"Football Diplomacy" between Armenia and Turkey

Hawks and Agitators Marginalised

The FIFA World Cup qualifying match that wrote diplomatic history: Turkey played in Armenia last Saturday. And this gave the governments of the two neighbouring countries that have long been deeply at odds a chance for rapprochement. Baha Güngör comments

No notable events occurred during Abdullah Gül's visit on Saturday as the first Turkish president to set foot in the Republic of Armenia since its founding in 1991. A few small groups protested, but they, as well as the "hawks" in Ankara, who even accused Gül of "betraying the fatherland", received little attention from the international community.

Armenian head of state Serge Sarkisyan proved to be a congenial host and refrained from statements that could have strained the atmosphere. The nationalist extremists and agitators had no opportunity to put on a major display.

That Gül would end the holy month of Ramadan with its prescribed days of fast in Armenia of all places at the side of the Armenian president is due to the drawing of qualifying groups for the World Cup 2010 in South Africa.

Triumph of reason

There were many fears, but in the end reason triumphed. After the recent Georgia conflict, Turkey and Armenia must be more aware than ever that striving for peace and for a solution to their existing conflicts is much better than insisting on nationalist and irrational extremist positions.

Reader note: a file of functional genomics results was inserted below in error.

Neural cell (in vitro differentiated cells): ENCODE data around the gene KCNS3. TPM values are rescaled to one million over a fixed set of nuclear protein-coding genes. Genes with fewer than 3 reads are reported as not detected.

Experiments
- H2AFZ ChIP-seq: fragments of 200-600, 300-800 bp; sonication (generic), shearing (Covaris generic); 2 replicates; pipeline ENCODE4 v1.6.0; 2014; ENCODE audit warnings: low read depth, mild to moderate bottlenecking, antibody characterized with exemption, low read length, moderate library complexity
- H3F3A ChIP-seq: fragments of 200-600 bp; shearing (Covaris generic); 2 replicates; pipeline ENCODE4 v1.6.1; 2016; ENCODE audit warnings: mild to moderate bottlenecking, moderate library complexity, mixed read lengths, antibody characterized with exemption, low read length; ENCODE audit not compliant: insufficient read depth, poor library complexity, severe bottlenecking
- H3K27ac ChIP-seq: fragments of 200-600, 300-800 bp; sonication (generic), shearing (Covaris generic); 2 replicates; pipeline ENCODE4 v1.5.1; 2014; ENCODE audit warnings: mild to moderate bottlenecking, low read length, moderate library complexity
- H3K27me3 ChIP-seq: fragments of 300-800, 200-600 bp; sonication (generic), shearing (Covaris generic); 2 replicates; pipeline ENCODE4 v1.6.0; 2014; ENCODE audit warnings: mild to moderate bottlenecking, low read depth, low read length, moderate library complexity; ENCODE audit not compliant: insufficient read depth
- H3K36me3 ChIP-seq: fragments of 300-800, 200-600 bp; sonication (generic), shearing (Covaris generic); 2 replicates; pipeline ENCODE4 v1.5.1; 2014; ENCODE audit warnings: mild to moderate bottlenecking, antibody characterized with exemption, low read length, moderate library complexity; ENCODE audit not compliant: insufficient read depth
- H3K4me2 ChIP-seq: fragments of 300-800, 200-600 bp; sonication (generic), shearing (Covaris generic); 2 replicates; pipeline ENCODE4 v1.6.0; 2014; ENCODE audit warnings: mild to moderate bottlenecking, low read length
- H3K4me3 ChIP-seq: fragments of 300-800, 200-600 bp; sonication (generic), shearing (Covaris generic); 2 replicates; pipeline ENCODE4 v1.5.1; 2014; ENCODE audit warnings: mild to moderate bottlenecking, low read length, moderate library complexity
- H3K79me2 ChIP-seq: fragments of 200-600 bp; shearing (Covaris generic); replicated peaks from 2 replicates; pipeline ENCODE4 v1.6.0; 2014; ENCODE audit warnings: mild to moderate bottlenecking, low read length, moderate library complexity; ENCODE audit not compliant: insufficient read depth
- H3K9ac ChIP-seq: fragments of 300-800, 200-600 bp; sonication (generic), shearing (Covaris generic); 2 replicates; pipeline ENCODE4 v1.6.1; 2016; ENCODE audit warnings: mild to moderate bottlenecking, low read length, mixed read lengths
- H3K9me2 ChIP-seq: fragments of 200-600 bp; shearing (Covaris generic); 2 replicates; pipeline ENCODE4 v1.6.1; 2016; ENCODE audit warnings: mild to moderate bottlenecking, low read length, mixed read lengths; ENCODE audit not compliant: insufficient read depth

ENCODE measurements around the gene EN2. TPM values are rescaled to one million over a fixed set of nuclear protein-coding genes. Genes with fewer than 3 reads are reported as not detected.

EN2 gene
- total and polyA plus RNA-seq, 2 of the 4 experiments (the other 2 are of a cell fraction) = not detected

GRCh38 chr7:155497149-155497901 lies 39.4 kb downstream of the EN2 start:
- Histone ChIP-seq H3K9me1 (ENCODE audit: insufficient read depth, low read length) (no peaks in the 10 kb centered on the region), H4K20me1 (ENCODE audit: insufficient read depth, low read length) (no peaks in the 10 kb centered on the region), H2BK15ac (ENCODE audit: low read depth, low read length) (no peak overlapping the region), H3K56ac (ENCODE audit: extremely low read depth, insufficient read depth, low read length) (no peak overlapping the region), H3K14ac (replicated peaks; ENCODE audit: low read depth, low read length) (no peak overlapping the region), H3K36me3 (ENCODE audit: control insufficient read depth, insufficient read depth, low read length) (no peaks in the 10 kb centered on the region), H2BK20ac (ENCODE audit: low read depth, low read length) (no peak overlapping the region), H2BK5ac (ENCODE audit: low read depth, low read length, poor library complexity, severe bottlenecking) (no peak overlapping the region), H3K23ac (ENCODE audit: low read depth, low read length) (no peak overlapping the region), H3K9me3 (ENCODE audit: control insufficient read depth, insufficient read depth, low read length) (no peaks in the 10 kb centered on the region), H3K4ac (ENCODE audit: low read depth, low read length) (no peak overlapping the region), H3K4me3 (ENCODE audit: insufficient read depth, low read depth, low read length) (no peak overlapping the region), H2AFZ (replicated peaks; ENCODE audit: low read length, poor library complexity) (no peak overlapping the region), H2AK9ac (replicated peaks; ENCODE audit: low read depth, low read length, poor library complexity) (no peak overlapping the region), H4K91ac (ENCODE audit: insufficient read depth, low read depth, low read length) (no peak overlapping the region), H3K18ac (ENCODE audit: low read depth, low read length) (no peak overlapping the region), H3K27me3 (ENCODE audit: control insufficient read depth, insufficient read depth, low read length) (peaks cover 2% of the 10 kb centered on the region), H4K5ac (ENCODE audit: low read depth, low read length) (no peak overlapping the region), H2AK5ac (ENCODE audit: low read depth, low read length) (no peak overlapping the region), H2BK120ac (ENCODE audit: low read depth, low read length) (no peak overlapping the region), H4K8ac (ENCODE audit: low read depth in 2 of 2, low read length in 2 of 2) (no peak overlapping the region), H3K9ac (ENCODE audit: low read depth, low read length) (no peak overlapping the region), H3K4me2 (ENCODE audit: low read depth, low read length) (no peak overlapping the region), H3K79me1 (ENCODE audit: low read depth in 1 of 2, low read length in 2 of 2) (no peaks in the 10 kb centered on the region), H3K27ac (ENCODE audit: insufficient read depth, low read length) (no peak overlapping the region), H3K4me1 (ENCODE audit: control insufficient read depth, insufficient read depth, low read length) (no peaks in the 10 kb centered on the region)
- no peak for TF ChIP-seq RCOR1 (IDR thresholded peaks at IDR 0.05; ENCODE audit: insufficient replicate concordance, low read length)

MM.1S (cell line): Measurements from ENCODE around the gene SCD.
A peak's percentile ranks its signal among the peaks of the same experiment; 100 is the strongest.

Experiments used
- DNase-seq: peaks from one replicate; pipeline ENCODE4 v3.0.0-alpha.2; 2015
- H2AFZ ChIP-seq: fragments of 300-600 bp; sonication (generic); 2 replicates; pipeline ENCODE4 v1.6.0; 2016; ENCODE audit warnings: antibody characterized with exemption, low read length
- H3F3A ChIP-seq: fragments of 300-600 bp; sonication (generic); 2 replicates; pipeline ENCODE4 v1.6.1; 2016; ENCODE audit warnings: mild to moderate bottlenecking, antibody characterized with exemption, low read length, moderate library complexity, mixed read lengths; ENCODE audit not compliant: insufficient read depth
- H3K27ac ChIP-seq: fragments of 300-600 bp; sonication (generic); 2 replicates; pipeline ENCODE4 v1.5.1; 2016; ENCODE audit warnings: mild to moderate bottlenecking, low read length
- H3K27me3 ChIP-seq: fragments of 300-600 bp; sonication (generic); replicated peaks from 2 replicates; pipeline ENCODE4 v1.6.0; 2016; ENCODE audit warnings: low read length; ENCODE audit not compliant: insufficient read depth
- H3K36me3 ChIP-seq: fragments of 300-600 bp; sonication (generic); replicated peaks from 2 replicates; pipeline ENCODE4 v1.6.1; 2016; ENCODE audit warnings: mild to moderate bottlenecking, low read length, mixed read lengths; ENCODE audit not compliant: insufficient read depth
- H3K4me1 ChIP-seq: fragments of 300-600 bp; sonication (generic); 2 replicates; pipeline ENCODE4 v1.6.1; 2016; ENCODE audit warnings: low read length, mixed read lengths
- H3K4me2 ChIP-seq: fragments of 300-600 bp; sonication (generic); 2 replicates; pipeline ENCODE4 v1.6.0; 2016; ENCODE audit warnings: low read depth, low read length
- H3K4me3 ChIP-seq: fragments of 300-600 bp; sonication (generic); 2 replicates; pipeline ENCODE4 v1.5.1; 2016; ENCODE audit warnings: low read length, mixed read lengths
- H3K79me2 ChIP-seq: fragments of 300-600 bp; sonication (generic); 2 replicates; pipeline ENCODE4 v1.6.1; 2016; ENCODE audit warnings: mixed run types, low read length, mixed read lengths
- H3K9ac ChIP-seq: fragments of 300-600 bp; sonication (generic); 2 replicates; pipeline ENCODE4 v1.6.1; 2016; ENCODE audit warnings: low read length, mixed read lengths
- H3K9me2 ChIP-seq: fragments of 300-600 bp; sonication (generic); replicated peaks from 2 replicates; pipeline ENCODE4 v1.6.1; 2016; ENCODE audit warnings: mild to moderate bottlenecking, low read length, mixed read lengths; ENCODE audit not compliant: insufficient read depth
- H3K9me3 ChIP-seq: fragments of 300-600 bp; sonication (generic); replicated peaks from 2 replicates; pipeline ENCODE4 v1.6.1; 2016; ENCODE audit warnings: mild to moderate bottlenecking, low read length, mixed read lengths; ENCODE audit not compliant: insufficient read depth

Both Armenia and Turkey passed the international test of diplomatic maturity on the football field with flying colours. In the stadium's honorary box seats they watched the game together. And television images of their friendly gestures symbolise the willingness of both sides to enter into dialogue.

Armenia is very interested in opening as soon as possible the border it shares with Turkey, which has been closed since 1993. This is also in Turkey's interest, which is searching for new routes to transport crude oil and natural gas out of the Caspian region.

In 1991, Turkey was among the first countries after the collapse of the Soviet Union to recognise the new Republic of Armenia. But the historical territorial demands made by the Armenians angered Turkey so much that diplomatic relations were broken off in 1993 and the border was closed.

Chance for dialogue

In one year the return match will be held in Turkey. Time enough for diplomats on both sides to free themselves from the ballast of historical necessities and to push forward the process of dialogue. Almost a century has passed since the events of 1915-1916.

For Armenia the death of hundreds of thousands of Armenians was "genocide". Internationally cautious diplomats talk about "massacres". Turkey repudiates the number of 1.5 million Armenians and admits only around 200,000 killed "in the chaos of World War I".

Meanwhile diehard Turkish nationalists are rendering their country poor service and have accused Gül of "betraying the fatherland" after his trip to Yerevan.

This circle still does not want to accept that the concept of the nation state has changed radically in the 21st century. In Europe nations who fought and caused even greater destruction and human suffering in the Second World War have come together to forge a lasting peace.

In the Balkans internationally backed efforts are fully underway to work through the atrocities of the 1990s and to pave the way to peace.

That Turkey and Armenia have the stature to make peace for the benefit of both countries is the best outcome of the football match, the victor of which was Turkey. But both Gül and Sarkisyan walked away with the diplomatic victory.

Baha Güngör

© Deutsche Welle / Qantara.de 2008

Translated from the German by Nancy Joyce

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